Fair Usage Publication of Film Stills

Fair Usage Publication of Film Stills

Kristin Thompson makes the case for the fair use of frame grabs in academic publications.

From the article:

“One important facet of the rise of cinema as an academic discipline  has been a new concern to illustrate articles and books with frame enlargements rather than publicity photos. Publicity photos are made  on the set with still cameras, to simulate a scene in the film. They almost invariably use different framings and lighting set-ups than are  used during the filming of the scene with the motion-picture camera.  Some publicity photos even represent actions that are not displayed  in the finished film. Such photos can be of use for certain purposes,  as when historians study lost footage from films like Greed or The  Magnificent Ambersons. For purposes of analyzing finished films,  however, many scholars believe that photographs made from frames  of the actual film strip are preferable, since they reproduce an actual  composition that appears in a shot.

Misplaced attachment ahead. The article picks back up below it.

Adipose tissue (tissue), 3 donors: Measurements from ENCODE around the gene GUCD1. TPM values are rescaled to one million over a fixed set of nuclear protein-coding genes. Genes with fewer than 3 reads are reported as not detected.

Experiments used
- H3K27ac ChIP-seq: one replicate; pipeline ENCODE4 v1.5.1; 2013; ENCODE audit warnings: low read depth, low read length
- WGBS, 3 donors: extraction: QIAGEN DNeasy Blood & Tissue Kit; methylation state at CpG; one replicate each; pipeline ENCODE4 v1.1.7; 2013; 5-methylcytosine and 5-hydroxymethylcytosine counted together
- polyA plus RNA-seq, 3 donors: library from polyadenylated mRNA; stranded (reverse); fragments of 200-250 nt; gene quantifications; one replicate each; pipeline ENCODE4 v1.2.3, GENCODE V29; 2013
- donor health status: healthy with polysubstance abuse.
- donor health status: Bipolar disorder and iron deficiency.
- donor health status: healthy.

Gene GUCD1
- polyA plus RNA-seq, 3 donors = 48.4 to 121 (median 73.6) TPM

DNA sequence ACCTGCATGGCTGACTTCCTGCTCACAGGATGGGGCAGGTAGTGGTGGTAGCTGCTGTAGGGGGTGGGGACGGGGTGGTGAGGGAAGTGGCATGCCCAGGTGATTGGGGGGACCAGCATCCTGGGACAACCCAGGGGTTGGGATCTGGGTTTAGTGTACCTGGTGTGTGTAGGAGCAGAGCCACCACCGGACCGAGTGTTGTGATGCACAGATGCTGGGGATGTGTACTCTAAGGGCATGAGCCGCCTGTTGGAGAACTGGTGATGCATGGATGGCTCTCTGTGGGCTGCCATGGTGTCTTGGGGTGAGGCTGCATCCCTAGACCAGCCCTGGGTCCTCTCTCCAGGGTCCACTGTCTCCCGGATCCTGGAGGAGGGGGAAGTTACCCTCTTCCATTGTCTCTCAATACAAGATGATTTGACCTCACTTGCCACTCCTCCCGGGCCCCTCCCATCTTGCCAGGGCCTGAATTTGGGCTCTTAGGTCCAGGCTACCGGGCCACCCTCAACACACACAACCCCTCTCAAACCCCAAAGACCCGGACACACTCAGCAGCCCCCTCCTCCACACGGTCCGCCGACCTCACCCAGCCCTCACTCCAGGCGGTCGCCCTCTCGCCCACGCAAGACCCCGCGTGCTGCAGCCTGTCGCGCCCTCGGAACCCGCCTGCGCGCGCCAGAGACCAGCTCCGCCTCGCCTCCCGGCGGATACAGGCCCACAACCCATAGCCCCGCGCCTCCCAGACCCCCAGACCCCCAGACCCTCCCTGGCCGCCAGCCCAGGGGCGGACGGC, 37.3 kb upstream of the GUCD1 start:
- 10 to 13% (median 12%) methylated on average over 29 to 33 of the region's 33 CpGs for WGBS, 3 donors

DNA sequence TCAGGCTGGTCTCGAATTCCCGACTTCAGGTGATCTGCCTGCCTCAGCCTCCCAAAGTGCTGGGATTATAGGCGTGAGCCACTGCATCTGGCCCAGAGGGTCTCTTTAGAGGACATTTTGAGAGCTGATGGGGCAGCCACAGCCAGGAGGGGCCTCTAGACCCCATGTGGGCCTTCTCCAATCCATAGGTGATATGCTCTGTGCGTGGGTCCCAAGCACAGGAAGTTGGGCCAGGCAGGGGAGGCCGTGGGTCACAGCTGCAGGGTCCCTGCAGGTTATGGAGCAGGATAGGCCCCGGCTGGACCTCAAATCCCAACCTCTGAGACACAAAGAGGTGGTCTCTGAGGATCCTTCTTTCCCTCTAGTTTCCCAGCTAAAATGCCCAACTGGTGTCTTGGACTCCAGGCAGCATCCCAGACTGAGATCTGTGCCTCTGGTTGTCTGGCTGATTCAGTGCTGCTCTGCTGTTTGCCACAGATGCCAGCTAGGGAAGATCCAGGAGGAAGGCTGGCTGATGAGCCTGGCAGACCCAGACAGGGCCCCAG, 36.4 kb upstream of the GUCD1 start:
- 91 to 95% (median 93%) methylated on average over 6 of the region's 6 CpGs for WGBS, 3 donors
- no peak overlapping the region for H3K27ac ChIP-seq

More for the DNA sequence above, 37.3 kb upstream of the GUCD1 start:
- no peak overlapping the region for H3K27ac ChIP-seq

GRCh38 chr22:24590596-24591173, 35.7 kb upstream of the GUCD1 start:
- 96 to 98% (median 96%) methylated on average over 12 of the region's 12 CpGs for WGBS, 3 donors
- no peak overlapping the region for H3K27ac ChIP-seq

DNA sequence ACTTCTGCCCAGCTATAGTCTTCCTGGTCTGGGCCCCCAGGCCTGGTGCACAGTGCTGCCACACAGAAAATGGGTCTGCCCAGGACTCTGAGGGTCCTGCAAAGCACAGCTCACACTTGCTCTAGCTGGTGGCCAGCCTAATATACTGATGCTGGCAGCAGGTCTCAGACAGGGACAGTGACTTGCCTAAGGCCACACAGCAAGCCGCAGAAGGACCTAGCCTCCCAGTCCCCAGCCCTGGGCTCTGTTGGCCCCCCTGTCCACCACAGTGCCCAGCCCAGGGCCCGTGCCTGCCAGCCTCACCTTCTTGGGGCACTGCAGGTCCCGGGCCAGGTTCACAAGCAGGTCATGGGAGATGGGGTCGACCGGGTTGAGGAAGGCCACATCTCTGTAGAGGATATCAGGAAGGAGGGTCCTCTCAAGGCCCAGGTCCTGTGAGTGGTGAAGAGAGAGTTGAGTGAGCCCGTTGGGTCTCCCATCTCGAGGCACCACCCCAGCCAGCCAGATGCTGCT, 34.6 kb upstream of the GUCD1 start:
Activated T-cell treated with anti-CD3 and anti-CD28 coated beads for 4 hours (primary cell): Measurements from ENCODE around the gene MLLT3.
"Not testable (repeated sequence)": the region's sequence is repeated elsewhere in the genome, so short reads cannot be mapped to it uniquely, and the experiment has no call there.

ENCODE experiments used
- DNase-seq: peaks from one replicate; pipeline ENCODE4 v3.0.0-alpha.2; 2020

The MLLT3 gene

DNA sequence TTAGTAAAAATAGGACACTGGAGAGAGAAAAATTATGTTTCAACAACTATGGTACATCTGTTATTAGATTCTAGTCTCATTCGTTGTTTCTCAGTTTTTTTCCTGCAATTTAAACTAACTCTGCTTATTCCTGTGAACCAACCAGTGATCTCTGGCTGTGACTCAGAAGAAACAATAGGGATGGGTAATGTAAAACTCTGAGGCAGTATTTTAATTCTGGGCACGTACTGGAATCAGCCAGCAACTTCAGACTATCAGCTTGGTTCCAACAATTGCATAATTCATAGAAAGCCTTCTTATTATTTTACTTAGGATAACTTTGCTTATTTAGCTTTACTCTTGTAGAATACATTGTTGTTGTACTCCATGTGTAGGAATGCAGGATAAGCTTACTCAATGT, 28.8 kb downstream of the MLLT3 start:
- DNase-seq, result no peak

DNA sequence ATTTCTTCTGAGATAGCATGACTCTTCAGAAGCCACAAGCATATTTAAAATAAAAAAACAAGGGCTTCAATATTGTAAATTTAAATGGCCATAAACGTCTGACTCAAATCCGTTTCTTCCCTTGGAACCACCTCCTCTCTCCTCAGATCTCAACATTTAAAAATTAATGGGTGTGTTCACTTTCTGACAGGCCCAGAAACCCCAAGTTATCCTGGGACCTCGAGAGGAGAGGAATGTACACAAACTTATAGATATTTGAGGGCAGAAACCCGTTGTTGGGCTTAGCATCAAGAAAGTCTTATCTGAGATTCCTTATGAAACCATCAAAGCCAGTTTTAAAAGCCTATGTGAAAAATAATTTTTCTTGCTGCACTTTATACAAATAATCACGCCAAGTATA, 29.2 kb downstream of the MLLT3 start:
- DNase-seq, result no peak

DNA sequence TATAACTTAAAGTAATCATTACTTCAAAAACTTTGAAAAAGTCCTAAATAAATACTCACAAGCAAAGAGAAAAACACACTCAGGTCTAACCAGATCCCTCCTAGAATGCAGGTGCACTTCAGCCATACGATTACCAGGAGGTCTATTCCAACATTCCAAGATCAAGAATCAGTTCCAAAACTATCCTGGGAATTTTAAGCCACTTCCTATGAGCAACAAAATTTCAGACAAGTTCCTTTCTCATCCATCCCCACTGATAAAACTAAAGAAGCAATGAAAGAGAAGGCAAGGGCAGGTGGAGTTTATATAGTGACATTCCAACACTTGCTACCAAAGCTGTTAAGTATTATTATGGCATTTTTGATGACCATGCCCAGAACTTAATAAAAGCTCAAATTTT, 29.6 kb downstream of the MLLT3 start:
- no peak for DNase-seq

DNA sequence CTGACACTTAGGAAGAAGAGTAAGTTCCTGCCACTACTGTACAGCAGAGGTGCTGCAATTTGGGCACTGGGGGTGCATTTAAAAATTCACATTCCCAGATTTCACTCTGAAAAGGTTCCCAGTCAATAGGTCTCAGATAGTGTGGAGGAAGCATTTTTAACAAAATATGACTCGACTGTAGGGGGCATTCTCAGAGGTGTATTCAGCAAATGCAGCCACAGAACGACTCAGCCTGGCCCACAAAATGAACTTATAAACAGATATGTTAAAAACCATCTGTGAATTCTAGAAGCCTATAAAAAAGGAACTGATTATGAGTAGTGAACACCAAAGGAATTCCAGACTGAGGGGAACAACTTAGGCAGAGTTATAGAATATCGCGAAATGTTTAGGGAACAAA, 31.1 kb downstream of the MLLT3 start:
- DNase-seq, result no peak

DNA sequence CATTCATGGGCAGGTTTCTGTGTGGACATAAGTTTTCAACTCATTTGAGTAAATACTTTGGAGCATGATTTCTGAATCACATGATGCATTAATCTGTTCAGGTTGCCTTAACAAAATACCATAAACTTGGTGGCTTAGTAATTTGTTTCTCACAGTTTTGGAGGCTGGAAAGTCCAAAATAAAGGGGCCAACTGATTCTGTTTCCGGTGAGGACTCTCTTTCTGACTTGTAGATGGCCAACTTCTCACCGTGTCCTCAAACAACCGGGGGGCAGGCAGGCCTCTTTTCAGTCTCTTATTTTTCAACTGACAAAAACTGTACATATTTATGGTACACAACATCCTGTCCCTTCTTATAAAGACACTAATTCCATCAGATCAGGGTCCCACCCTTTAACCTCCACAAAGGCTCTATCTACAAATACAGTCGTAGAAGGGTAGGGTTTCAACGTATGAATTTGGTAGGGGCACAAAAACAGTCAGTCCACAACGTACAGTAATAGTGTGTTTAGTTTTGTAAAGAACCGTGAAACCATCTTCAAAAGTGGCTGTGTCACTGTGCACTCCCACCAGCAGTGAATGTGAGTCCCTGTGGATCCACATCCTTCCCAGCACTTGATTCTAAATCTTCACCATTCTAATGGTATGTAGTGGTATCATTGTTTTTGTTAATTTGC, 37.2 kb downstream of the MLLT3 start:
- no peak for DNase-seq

The legal status of such reproductions of frames has remained  problematic. Does the use of a frame enlargement violate copyright? Should the scholar contact the copyright holder to obtain permission  to reproduce frames, and, if the firm demands a fee for such
permission, does it have to be paid? Similarly, for those scholars who  use publicity photographs, there arises the question of whether their  reproduction requires permission from and payment to a film  company or archive.”


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